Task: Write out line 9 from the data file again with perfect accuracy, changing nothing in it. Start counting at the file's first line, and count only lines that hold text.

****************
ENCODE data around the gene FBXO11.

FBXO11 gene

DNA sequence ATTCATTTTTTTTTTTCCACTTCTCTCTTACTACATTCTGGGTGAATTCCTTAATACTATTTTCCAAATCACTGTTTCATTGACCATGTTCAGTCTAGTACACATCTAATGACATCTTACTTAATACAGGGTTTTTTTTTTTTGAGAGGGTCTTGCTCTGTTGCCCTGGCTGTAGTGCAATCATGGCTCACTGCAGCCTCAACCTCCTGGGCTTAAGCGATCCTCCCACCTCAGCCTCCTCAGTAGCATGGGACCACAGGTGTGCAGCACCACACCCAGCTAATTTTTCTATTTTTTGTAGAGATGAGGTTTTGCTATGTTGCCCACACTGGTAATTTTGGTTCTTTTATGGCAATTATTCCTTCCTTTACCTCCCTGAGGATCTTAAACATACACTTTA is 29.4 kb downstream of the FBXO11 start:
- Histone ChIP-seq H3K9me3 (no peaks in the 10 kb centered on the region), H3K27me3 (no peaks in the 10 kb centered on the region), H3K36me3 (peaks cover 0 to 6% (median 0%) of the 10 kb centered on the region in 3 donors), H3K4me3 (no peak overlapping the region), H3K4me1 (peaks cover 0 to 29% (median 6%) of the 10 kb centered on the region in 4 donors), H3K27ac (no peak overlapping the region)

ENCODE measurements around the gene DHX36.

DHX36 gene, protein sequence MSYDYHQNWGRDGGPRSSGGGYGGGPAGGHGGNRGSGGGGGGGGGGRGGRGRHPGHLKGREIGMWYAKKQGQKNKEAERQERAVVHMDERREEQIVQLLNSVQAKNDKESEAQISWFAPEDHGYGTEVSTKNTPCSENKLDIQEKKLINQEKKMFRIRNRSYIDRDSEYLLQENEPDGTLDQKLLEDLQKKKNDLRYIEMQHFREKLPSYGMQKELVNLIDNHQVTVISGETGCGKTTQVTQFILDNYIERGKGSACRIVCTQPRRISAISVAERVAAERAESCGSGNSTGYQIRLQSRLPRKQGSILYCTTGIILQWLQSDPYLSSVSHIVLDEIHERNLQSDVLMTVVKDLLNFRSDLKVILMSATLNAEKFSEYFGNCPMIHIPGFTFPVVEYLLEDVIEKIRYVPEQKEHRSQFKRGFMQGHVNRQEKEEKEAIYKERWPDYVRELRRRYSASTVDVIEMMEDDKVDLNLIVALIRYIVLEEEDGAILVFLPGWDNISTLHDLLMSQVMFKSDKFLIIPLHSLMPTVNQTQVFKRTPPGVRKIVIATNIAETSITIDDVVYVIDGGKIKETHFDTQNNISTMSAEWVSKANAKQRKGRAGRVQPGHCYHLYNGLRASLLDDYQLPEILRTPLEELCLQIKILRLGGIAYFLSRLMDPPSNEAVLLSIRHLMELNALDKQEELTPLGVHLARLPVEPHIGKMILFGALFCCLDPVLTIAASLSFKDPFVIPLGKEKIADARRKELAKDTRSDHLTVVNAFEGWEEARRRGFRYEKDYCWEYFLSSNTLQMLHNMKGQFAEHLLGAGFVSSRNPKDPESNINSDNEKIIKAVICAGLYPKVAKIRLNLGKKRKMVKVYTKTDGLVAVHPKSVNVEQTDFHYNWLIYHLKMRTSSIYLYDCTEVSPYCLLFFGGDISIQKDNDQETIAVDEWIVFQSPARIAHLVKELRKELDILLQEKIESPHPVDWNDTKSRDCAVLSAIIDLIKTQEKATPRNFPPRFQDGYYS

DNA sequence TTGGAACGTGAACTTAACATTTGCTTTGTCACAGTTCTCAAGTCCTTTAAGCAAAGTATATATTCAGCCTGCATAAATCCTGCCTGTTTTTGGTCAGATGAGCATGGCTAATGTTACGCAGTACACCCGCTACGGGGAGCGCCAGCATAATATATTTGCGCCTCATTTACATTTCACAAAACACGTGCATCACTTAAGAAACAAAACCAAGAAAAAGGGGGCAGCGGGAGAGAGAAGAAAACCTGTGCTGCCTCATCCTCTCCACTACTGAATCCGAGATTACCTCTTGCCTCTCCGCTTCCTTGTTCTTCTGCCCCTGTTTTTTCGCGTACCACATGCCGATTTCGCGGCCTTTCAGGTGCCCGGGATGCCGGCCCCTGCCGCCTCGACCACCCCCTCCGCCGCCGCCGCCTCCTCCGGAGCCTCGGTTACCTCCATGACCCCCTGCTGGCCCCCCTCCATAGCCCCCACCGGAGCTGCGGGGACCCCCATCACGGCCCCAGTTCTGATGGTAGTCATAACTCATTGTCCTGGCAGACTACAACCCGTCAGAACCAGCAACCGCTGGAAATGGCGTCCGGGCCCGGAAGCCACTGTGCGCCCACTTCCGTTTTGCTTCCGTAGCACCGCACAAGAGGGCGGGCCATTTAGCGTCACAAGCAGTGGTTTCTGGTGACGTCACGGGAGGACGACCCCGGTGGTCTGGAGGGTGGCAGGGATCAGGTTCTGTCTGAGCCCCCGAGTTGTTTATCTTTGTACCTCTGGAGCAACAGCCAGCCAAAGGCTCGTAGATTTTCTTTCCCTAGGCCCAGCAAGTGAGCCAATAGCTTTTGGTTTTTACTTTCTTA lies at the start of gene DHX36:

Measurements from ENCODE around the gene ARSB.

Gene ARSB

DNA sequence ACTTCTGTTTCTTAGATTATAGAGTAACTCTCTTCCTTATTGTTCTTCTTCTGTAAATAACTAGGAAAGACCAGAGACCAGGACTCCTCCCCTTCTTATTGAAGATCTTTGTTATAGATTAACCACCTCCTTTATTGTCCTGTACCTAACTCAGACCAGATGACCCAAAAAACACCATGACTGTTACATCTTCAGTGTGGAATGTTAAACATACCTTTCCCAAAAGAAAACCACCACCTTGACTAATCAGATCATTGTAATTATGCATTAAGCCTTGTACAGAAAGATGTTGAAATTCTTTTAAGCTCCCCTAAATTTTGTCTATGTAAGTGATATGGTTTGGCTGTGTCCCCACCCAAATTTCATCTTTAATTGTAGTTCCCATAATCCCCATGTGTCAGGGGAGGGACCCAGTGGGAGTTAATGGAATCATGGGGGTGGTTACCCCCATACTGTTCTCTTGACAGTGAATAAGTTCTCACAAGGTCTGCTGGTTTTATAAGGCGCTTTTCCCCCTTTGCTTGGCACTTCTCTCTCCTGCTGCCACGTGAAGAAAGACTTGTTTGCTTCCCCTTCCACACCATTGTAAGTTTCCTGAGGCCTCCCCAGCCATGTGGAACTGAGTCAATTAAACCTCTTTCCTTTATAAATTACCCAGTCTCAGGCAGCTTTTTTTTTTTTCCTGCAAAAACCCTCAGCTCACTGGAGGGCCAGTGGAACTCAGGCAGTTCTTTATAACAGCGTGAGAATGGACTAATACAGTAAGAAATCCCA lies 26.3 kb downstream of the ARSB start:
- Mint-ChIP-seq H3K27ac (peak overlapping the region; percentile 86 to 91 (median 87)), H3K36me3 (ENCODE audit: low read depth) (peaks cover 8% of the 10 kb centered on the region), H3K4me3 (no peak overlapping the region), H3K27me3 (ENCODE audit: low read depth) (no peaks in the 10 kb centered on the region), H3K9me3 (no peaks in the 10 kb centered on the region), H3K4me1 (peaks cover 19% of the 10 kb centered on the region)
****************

Gene ARSB